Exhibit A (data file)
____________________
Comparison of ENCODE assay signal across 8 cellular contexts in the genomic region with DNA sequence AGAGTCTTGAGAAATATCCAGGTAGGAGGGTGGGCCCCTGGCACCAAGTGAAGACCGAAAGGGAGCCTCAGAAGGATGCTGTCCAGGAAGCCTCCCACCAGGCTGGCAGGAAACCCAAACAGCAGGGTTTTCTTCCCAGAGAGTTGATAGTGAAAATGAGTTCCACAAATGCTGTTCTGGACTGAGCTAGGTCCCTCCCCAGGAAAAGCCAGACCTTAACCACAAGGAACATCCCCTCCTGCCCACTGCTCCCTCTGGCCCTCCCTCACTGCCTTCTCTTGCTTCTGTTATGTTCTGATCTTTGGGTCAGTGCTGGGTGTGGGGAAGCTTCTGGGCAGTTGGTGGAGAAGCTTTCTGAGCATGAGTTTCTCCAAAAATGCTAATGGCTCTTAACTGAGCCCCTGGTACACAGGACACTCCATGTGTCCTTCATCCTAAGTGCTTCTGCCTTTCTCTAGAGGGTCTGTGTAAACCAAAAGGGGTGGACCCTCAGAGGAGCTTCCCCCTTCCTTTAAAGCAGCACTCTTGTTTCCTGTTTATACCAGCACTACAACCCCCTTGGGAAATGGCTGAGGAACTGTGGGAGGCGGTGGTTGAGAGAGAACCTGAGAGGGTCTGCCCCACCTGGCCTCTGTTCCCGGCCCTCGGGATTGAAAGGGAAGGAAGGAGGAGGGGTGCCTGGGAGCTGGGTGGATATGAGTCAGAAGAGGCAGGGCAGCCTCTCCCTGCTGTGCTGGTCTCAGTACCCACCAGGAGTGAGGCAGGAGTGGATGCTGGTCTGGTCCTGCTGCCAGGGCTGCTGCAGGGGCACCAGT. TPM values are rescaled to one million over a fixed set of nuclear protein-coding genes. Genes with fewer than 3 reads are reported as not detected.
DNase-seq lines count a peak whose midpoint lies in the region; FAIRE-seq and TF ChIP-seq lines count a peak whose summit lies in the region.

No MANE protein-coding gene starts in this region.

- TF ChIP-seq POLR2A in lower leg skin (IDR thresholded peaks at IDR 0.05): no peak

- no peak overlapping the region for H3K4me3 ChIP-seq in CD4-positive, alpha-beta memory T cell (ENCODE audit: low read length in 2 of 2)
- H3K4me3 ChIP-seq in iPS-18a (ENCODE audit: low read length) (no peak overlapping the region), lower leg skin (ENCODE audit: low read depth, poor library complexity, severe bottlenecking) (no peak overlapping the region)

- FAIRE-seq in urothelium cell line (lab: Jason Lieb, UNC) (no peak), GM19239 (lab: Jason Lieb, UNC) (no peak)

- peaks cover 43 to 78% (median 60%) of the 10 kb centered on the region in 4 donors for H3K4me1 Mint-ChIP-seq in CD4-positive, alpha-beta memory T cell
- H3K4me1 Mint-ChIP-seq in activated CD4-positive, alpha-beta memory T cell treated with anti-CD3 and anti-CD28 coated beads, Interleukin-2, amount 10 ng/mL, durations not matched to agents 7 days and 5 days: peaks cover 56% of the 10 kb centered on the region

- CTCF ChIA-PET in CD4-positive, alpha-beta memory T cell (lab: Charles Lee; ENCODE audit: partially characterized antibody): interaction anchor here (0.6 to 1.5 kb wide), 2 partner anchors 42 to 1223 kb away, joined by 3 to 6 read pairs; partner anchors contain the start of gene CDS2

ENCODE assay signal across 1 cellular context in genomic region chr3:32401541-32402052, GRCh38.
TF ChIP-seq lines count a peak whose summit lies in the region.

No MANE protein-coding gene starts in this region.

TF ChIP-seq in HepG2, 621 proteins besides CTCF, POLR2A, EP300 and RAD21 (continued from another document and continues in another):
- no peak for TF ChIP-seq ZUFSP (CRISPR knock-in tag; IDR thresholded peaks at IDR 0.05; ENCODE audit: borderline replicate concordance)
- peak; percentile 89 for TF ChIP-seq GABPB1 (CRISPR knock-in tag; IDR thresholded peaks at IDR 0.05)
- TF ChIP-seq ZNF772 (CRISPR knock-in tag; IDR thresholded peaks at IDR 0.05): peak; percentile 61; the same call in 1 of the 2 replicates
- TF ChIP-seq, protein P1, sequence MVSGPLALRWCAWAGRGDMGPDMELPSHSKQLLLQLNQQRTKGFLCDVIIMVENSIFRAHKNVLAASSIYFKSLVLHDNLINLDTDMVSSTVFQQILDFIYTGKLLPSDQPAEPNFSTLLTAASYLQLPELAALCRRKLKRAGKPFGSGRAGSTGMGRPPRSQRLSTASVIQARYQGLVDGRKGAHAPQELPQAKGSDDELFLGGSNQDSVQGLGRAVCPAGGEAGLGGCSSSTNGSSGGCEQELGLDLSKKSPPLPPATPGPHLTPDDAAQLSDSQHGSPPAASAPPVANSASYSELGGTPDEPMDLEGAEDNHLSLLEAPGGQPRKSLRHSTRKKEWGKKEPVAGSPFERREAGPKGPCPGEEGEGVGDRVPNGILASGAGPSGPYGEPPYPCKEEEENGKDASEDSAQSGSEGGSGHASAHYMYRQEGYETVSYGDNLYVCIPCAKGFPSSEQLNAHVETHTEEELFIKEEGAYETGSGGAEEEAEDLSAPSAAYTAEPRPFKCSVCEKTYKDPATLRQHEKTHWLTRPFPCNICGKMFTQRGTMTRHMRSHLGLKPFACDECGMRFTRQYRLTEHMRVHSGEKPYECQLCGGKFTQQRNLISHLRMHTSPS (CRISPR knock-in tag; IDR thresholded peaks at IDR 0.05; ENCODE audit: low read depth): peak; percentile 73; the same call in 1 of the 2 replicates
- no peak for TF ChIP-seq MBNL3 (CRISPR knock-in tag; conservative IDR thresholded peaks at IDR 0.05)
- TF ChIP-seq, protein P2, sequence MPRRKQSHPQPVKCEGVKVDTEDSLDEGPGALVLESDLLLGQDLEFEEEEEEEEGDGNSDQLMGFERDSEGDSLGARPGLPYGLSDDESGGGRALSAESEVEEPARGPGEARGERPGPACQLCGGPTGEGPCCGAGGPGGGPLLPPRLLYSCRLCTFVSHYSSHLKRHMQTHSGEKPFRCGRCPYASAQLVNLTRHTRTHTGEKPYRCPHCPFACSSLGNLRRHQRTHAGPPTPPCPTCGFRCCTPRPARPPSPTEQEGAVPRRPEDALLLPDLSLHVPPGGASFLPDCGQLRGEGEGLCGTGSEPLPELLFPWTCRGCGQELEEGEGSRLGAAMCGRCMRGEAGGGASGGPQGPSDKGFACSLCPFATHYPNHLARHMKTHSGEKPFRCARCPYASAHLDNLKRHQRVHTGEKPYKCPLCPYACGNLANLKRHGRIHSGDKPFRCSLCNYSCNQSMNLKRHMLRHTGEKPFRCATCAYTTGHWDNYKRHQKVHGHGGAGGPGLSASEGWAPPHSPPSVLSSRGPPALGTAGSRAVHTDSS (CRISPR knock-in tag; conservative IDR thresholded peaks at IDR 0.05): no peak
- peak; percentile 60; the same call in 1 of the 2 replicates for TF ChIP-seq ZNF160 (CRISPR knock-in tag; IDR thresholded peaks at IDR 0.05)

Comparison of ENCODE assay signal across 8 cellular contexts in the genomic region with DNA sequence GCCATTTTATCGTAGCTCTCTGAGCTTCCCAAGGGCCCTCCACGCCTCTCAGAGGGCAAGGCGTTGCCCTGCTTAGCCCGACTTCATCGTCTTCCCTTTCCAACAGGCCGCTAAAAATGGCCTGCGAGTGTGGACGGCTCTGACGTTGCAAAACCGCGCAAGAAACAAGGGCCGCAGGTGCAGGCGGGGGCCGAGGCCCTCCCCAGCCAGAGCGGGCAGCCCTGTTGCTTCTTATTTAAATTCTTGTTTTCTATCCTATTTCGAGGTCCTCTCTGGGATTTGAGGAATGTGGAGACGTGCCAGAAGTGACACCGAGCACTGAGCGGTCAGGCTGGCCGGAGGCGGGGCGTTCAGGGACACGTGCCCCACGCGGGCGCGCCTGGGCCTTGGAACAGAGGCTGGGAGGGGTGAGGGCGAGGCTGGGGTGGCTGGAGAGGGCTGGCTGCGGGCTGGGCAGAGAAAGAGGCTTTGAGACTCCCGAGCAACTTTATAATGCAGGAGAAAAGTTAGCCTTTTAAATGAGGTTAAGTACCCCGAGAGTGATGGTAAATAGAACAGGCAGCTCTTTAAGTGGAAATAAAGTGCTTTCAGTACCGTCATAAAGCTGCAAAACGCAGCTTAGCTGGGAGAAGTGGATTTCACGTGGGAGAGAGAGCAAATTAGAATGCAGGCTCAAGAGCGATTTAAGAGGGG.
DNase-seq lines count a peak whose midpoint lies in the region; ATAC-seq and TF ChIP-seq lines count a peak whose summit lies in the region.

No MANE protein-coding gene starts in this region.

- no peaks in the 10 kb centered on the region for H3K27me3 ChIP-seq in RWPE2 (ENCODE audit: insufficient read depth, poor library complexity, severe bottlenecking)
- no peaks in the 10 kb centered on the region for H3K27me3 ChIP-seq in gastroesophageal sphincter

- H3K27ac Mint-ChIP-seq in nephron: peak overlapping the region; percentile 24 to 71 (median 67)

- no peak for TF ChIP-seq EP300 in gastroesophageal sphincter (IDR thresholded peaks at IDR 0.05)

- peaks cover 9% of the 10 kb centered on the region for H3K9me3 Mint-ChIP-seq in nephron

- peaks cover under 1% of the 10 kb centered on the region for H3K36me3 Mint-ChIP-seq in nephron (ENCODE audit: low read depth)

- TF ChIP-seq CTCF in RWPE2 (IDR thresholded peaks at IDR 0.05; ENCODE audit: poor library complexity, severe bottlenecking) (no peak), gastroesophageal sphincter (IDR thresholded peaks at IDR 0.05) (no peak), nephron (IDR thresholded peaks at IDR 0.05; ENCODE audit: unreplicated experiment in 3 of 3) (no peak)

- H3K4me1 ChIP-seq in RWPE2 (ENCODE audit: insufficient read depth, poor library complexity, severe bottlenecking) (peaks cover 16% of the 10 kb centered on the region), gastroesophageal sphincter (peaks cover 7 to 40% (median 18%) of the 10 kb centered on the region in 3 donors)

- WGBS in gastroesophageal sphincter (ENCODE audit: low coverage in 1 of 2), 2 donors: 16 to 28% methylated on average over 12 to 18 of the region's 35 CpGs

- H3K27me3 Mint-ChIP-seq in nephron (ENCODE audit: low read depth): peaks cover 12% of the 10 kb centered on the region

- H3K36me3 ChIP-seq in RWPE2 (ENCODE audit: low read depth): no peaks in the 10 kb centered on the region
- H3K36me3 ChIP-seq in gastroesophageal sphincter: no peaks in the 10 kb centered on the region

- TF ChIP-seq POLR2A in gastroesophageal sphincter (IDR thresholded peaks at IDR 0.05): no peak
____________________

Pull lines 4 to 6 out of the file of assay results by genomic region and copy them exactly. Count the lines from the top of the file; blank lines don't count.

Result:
- TF ChIP-seq POLR2A in lower leg skin (IDR thresholded peaks at IDR 0.05): no peak

- no peak overlapping the region for H3K4me3 ChIP-seq in CD4-positive, alpha-beta memory T cell (ENCODE audit: low read length in 2 of 2)
- H3K4me3 ChIP-seq in iPS-18a (ENCODE audit: low read length) (no peak overlapping the region), lower leg skin (ENCODE audit: low read depth, poor library complexity, severe bottlenecking) (no peak overlapping the region)